Monday, July 9, 2012

An 'Un-Fun' Experience

I’ve recently been in ‘church shopping’ mode.   It was a strange experience for me as in all my previous 27 years walking this earth, I’d never ever done it before.  But after finishing up at my church as the Youth Pastor in order to study fulltime, we decided it was the best idea.

Leading up to the experience I thought it would be fun. I thought I’d enjoy the process. Going to different churches, checking them out, critiquing, thinking about what I liked and didn’t like.  But pretty soon I found the process frustrating, saddening, not all it was cracked up to be. 

This has taught me two things.

Humans need humans.
Christians need Christians. 

We are built for relationships.  We cannot survive in this world on our own.  After about two months of being without a church to call home I began to feel lonely.  Sure, I had friends from my old church, and family around still.  But I didn’t have a home. 

The bible tells us in Hebrews that we should, 'consider how we may spur one another on toward love and good deeds, not giving up meeting together, as some are in the habit of doing, but encouraging one another...' I'd always known that it was important to go to church, but it wasn't until I was without a home, that I realised just how important it is. In fact I know now that I'd rather be in a church that frustrated me than be in no church at all. 

So because relationships matter, churches must be friendly.  We ended up choosing the friendliest church.  Not the one with best music, or best preaching, or slickest services.  No, we chose the church where multiple people said hello, who invited us out for lunch afterwards; and backed up its friendliness on our second and third visit.  Many of the churches we visited struggled.  Sometimes we sat in the foyer alone for 15 minutes drinking a cup of tea by ourselves.  On another occasion the only people who talked to us were the ones who were supposed to (minister/person with a name tag that said welcomer on it).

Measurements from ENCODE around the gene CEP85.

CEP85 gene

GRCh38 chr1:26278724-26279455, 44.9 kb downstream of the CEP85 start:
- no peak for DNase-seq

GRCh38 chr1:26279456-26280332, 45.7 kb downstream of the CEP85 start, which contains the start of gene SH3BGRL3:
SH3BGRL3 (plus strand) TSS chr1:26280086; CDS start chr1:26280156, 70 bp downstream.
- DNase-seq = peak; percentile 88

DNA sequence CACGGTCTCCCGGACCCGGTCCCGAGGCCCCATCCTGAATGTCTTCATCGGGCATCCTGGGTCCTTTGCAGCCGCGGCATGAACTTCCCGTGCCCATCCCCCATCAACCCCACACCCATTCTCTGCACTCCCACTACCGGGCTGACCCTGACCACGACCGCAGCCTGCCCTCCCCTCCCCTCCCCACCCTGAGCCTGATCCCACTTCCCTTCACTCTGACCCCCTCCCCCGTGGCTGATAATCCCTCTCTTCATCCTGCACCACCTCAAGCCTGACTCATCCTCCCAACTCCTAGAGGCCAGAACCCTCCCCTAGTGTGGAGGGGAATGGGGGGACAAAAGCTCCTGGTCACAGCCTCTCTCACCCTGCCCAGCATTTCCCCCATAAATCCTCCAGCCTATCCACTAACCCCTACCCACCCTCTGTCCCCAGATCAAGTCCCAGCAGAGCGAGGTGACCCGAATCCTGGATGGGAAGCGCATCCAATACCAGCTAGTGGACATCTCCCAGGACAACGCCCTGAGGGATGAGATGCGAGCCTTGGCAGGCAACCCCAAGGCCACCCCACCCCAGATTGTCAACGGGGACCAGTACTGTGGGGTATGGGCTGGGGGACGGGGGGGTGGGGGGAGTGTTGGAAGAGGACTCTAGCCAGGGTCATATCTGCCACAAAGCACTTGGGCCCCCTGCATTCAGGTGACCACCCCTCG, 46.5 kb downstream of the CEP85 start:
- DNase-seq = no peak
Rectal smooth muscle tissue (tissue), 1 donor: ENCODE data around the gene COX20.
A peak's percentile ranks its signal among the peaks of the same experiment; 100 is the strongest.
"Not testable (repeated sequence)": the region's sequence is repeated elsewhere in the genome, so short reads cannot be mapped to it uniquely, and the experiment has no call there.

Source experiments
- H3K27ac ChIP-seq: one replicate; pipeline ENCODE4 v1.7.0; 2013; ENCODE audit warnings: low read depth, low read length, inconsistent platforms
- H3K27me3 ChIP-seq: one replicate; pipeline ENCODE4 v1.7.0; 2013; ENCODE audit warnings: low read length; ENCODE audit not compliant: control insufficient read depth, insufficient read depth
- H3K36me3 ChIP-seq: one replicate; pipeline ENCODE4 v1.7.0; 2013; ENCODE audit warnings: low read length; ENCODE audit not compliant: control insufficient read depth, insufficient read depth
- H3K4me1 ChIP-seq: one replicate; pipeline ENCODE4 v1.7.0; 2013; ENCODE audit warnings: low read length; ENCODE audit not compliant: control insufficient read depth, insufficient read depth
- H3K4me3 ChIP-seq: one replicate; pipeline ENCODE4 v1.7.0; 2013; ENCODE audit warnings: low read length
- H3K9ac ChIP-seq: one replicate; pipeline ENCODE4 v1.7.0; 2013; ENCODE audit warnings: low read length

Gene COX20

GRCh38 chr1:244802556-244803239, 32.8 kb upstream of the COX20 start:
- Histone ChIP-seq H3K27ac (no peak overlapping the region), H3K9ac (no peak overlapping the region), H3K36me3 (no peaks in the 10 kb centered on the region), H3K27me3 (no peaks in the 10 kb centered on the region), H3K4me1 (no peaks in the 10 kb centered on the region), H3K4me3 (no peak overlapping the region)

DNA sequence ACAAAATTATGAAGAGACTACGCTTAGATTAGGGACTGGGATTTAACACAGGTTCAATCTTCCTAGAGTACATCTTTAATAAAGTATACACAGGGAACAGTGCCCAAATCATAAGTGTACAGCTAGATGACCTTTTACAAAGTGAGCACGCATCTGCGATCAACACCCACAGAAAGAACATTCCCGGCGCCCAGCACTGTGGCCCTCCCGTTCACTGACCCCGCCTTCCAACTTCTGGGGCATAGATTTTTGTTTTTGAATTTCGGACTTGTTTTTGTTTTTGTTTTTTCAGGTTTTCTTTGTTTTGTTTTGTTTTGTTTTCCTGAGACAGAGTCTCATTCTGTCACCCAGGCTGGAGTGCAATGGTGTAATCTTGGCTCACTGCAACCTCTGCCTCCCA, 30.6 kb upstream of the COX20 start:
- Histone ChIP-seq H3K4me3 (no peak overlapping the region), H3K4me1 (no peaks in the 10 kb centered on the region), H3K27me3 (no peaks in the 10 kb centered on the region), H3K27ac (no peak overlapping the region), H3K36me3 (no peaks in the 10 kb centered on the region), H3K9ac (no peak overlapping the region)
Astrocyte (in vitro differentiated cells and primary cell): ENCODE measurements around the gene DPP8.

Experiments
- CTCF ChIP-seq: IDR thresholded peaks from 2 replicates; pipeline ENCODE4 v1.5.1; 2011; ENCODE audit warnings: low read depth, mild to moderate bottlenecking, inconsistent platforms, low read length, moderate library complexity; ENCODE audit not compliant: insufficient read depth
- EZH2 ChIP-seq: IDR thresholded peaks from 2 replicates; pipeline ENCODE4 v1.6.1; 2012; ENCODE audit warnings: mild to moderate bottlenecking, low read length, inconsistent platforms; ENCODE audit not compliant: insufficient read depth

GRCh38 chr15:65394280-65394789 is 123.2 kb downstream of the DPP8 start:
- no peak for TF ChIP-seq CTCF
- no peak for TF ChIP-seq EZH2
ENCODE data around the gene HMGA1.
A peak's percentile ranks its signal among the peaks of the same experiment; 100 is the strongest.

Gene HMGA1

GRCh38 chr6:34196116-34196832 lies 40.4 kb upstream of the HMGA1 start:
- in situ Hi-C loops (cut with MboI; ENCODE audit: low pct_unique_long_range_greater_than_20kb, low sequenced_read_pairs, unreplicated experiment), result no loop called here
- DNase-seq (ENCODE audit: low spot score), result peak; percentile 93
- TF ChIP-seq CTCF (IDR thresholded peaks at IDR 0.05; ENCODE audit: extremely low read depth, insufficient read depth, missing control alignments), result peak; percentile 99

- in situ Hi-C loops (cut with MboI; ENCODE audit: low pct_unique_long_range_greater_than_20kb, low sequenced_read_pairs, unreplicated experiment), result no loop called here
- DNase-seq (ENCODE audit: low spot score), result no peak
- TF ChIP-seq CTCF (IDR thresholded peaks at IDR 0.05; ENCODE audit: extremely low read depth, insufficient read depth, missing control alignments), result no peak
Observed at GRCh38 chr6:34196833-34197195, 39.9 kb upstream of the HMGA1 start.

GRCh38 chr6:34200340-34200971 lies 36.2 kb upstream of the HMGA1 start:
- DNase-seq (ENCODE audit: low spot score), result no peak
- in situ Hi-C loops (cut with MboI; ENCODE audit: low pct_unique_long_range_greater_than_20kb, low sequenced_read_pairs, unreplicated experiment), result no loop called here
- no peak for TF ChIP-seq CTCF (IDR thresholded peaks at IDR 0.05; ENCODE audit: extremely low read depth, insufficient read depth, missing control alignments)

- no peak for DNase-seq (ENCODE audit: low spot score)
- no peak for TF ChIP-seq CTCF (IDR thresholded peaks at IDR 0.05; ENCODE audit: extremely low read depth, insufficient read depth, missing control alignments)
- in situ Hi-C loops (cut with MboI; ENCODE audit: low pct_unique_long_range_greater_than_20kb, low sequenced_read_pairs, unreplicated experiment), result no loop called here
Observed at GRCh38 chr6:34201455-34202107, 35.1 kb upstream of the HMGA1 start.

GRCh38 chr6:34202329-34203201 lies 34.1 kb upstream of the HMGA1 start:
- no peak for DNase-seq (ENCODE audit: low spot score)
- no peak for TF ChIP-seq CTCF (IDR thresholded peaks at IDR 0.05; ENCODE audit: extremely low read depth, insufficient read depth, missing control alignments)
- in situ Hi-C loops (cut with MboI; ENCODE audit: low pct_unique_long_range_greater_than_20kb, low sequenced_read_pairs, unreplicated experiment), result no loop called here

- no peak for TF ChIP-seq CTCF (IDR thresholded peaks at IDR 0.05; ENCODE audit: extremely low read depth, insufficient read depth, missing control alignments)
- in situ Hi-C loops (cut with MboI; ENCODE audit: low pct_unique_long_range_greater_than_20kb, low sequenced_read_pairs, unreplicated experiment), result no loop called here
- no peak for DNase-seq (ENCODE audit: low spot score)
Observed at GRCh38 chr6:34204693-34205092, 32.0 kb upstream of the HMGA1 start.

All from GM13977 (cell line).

Christians need Christians.  We need the different parts of the body to bless and encourage us, and we need to use our gifts to bless and encourage the body (1 Corinthians 12).  So I need church and church needs me.  You need church and church needs you.  I believe that if we worked hard on making our churches places of love and openness, which were quick to welcome and show hospitality to strangers (aka newcomers), then we would see many more people darken the doors of church and begin a journey following in the footsteps of Jesus.

Chris Bowditch
Theology Student